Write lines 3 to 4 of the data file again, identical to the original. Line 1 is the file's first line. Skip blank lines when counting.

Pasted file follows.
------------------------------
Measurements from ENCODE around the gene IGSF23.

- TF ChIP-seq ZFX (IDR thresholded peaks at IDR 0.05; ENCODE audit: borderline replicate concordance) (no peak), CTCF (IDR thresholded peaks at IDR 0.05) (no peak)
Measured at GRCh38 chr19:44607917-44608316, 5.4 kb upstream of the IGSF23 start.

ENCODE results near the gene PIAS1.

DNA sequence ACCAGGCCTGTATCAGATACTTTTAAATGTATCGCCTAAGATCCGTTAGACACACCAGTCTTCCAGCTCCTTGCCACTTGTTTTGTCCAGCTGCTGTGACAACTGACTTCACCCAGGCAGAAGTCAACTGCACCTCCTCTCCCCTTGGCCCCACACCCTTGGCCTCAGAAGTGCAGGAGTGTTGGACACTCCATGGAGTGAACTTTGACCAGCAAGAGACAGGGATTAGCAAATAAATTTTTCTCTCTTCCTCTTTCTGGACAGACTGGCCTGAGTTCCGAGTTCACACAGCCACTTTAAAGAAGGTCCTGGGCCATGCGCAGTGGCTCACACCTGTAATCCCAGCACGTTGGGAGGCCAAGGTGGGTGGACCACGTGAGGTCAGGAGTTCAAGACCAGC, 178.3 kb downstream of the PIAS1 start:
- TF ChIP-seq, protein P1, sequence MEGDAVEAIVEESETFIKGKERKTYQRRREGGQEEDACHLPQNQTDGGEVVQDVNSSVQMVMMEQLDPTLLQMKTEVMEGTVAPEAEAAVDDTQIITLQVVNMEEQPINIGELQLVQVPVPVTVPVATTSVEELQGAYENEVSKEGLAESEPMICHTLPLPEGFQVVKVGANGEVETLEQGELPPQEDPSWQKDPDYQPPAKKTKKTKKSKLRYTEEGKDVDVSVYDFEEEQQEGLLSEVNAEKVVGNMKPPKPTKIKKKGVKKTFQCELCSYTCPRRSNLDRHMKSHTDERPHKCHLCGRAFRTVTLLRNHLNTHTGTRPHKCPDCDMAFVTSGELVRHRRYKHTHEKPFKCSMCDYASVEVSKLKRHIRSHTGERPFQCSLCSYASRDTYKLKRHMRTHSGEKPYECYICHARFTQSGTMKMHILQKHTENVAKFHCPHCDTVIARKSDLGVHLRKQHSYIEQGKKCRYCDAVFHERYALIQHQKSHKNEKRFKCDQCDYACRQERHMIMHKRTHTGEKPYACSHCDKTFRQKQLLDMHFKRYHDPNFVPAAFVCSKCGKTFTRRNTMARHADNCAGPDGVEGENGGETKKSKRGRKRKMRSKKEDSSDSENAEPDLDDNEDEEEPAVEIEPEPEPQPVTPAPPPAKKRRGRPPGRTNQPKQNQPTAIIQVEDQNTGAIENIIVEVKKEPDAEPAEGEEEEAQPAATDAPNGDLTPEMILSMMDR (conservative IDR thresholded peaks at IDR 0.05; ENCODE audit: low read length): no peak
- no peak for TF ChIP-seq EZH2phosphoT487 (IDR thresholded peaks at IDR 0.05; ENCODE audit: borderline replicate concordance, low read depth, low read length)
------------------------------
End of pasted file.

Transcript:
Measured at GRCh38 chr19:44607917-44608316, 5.4 kb upstream of the IGSF23 start.

ENCODE results near the gene PIAS1.